Chitwan-Annapurna Landscape: Drivers of Deforestation and Forest Degradation
This technical report reviews the deforestation and forest degradation of the Chitwan-Annapurna Landscape (CHAL) in Nepal, as well as how climate change will affect the biodiversity and livelihoods of the CHAL forests. It explains human-induced causes of deforestation and forest degradation from varying social, economic, and ecological contexts, and is unique in that there are few studies that look into the drivers of deforestation and forest degradation in a larger geographical space. The study compiled available data and information, stakeholder consultations, spatial analyses of remove sensing and Geographic Information System (GIS) data, and limited field visits to evaluate the CHAL area.
Overall, the land use of the CHAL forests was mostly unchanged with slightly less grasslands and slightly more agricultural areas, but other changes were apparent. For example, some areas lost forest area to infrastructure development, resettlement, urban expansion, and agriculture expansion. Due to lack of regulation in rural areas, forest loss has occurred in the midhills. On a positive note, the report shows a general improvement in canopy cover during the past three decades.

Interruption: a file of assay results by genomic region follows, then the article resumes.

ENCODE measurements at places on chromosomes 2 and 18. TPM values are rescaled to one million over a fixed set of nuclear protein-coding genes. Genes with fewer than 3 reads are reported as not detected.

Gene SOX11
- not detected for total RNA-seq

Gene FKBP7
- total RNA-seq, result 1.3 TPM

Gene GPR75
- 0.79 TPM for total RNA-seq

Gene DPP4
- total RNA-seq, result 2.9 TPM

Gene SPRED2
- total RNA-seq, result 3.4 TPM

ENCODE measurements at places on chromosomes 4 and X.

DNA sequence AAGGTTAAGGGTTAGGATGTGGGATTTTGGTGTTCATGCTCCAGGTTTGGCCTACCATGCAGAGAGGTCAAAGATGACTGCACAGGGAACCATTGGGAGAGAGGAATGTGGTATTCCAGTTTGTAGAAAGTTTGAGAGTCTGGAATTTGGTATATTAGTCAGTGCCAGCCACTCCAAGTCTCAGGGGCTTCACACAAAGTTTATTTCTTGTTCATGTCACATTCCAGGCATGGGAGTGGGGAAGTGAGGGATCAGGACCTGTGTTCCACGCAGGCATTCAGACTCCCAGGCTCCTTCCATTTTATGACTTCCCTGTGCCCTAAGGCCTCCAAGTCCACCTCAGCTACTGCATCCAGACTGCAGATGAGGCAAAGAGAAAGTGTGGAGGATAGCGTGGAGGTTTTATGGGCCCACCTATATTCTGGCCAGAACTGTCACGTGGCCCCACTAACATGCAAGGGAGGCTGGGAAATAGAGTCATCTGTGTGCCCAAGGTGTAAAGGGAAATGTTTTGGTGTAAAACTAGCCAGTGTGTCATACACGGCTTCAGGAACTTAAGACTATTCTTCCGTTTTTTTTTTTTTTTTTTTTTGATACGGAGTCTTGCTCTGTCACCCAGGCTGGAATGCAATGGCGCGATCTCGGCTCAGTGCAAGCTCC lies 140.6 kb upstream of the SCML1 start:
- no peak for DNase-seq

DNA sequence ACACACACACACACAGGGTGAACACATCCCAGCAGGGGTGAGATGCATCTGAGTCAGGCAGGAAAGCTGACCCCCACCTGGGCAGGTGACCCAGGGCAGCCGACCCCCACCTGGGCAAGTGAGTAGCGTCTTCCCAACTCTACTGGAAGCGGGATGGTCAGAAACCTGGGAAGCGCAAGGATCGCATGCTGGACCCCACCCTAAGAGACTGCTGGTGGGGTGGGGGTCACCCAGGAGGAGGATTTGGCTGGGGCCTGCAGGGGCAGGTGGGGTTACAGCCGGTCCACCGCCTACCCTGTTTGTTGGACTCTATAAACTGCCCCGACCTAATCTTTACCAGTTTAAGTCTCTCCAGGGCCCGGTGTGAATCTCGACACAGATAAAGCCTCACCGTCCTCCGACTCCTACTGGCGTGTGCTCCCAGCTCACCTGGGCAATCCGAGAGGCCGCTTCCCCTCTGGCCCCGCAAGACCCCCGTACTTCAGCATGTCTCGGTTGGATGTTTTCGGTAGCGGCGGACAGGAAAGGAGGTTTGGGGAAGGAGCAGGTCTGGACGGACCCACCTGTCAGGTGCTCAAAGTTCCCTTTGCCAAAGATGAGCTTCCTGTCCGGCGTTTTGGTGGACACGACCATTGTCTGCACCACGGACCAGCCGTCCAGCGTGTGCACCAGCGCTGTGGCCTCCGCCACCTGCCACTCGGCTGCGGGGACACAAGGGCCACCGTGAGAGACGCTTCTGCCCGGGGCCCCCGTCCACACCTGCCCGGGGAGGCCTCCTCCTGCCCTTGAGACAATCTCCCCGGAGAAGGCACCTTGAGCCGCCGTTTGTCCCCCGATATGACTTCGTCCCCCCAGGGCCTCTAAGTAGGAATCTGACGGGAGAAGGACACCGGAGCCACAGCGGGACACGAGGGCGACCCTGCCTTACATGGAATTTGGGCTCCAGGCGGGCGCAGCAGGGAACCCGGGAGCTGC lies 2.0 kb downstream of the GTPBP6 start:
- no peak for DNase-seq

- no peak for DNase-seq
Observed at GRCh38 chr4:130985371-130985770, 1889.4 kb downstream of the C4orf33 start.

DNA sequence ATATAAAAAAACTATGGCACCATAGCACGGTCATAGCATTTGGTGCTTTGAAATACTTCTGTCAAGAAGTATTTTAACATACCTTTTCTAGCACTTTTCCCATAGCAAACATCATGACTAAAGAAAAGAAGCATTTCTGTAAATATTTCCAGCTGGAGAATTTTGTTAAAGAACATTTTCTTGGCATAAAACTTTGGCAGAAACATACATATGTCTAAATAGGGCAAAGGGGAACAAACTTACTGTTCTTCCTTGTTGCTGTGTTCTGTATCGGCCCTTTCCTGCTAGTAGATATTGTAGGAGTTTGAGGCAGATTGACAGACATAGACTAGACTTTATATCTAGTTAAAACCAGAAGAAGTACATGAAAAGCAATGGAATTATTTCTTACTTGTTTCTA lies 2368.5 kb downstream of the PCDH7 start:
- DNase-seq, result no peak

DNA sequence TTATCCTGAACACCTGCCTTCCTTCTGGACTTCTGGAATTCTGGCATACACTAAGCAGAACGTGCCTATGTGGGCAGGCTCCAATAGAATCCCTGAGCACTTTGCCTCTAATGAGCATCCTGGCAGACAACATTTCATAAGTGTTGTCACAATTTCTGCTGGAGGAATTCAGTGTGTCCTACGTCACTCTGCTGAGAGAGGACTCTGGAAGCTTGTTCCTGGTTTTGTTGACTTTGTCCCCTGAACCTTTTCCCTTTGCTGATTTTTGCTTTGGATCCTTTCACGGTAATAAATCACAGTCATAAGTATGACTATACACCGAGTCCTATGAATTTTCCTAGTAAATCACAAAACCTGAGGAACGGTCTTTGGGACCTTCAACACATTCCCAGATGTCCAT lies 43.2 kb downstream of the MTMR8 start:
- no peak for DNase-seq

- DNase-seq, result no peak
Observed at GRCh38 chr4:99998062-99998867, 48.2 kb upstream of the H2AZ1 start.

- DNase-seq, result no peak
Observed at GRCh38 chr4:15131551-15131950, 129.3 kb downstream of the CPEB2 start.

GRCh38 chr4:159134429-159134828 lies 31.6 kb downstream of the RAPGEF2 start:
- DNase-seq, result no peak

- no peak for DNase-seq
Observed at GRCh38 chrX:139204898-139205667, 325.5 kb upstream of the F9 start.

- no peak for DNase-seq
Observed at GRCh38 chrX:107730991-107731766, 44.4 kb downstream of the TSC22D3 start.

The report findings suggest that overall the unsustainable harvesting of wood and non-wood forest products and encroachment of forestlands are the major drivers of deforestation and forest degradation in the CHAL Siwaliks.
Excerpt from the report:
- Combating illegal logging and other illegal activities requires substantial enhancement of law enforcement through:
- provision of adequate financial and human resources to district and field level offices;
- designing and implementing effective monitoring and evaluation systems at different levels;
- introducing transparent reward and punishment systems for government staff and local user groups;
- identifying and implementing safeguards against political interference;
- enhancing technical capacities of forestry staff and user groups, and
- enhancing coordination and cooperation amongst government law enforcement agencies (e.g. police, armed police, and army).